Chapa Karuhanga detained in Tanzania, visited by lawyer

Chapa Karuhanga. PHOTO/FILE

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  • Former Guinean dictator Moussa Dadis Camara, 58, and the other defendants face a litany of accusations from murder to sexual violence, kidnappings, arson and looting, and Camara himself is charged with "personal criminal responsibility and command responsibility" over the crimes.

Mr Chapa Karuhanga, a founding member of one of Uganda’s opposition party the Forum for Democratic Change (FDC), has been detained in an immigration facility in Dar es Salam, Tanzania, for the second day over unclear cases, but he has been visited by a lawyer. 
Mr Nicholas Kamukama, the brother to Mr Karuhanga, said although they have been unable to reach him, they were informed that he is detained and the lawyer is working to secure his freedom and rights.
“A lawyer has visited him and talked to him. We still don’t know about the case he is being held on,” Mr Kamukama said Thursday. 
Mr Karuhanga was intercepted by Tanzanian Immigration officers as he was about to fly out to Nairobi, Kenya on Tuesday evening. 

The State Minister in charge of Regional Cooperation, Mr John Mulimba said on Thursday told this publication that the Uganda High Commission informed him that Tanzanian authorities confirmed holding Mr Karuhanga. 
“Our High Commission in Tanzania said they were not told why they are holding him. I have also not been able to establish whether he was arrested on the request of Uganda or not,” Mr Mulimba said.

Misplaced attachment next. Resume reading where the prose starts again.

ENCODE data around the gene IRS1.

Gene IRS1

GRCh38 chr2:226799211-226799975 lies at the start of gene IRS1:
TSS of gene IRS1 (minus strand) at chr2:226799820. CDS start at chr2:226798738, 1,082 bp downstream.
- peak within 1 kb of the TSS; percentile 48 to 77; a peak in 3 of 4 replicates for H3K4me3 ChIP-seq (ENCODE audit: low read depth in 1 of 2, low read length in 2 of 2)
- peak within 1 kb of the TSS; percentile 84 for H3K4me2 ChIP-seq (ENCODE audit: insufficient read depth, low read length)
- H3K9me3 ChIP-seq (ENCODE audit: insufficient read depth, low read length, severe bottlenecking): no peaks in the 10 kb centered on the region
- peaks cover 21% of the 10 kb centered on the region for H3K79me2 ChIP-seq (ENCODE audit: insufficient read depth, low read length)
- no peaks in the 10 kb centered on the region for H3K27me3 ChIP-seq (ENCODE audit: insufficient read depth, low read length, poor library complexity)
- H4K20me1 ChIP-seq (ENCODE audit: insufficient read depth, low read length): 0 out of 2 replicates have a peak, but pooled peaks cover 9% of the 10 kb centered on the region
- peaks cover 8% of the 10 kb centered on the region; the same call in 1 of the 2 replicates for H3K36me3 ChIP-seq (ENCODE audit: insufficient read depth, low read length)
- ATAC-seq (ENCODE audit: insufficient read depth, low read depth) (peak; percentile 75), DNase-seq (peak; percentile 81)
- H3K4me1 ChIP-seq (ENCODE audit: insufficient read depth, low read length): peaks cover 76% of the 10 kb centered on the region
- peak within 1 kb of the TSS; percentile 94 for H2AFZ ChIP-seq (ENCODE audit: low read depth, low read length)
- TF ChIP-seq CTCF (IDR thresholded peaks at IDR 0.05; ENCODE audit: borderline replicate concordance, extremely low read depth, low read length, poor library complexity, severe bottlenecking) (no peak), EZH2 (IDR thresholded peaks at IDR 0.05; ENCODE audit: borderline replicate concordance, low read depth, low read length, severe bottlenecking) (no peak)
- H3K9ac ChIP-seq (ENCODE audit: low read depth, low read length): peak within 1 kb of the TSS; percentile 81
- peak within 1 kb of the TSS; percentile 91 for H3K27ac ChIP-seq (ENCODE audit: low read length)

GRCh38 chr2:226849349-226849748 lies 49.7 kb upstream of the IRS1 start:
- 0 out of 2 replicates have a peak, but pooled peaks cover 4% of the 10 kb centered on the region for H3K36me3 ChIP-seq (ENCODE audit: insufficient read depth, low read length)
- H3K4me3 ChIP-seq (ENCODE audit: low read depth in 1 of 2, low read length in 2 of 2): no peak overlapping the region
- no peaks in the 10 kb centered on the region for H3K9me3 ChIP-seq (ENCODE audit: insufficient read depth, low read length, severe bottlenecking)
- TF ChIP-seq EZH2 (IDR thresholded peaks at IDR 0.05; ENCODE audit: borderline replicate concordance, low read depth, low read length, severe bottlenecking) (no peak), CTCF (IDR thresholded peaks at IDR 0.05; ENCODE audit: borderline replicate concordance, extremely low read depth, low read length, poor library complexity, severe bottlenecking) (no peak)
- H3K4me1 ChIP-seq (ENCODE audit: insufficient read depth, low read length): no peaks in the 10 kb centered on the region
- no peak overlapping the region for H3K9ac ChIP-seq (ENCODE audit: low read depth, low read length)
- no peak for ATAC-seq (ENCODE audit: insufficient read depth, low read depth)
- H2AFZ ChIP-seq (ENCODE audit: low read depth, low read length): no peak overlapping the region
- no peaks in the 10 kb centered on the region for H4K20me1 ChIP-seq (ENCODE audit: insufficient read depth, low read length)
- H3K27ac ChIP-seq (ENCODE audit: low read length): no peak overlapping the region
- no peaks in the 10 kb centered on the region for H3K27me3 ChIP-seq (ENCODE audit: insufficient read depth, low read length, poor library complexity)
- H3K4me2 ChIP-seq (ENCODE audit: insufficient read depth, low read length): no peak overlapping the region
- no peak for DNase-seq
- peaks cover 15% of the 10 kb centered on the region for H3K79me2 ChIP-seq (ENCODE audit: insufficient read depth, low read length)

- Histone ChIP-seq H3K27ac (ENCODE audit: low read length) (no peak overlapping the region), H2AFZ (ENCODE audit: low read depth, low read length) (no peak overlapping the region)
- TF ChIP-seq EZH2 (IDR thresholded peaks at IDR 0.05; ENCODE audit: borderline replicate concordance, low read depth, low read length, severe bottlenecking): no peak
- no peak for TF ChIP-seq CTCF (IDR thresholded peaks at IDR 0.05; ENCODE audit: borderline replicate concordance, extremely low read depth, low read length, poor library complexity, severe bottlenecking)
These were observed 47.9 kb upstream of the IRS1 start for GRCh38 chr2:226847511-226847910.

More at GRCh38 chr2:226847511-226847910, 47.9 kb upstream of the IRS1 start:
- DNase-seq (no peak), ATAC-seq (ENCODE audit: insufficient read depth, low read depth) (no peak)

Efforts to establish whether Uganda Police Force logged an appeal against Mr Karuhanga were futile. The police spokesman Fred Enanga hasn’t responded to our messages about the issue since Wednesday.   

Mr Karuhanga is the managing director of Serefaco Consultants Limited which conducts feasibility studies in energy, especially petroleum extraction, and environment management. The firm established its presence in Tanzania in January 2022 and has been active in the oil extraction studies. 
Mr Kamukama couldn’t rule out that the arrest of his brother could be related to the East African Crude Oil Pipeline (EACOP) debate that is going on in the European Union Parliament, Tanzania and Uganda.

Last week, the European Parliament asked Uganda and Tanzania to delay the building of the pipeline to allow further studies on the dangers it could pose to the environment and humans. 
Uganda and Tanzania are opposed to the European Union Parliament resolution and both countries insisted that they would continue with the project as scheduled.